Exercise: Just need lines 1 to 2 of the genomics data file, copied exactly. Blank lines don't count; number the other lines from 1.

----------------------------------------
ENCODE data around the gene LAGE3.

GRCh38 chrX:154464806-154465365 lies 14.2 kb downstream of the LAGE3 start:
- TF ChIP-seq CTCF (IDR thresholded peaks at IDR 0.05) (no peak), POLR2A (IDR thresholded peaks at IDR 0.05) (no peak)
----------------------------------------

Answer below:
ENCODE data around the gene LAGE3.

GRCh38 chrX:154464806-154465365 lies 14.2 kb downstream of the LAGE3 start: